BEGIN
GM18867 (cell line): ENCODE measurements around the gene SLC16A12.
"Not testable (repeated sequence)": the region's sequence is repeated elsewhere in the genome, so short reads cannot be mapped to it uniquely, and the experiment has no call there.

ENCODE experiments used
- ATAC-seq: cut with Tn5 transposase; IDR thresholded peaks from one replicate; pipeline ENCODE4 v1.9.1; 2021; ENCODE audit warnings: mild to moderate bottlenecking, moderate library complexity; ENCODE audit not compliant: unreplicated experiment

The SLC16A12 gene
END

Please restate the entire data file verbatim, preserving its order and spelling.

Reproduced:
GM18867 (cell line): ENCODE measurements around the gene SLC16A12.
"Not testable (repeated sequence)": the region's sequence is repeated elsewhere in the genome, so short reads cannot be mapped to it uniquely, and the experiment has no call there.

ENCODE experiments used
- ATAC-seq: cut with Tn5 transposase; IDR thresholded peaks from one replicate; pipeline ENCODE4 v1.9.1; 2021; ENCODE audit warnings: mild to moderate bottlenecking, moderate library complexity; ENCODE audit not compliant: unreplicated experiment

The SLC16A12 gene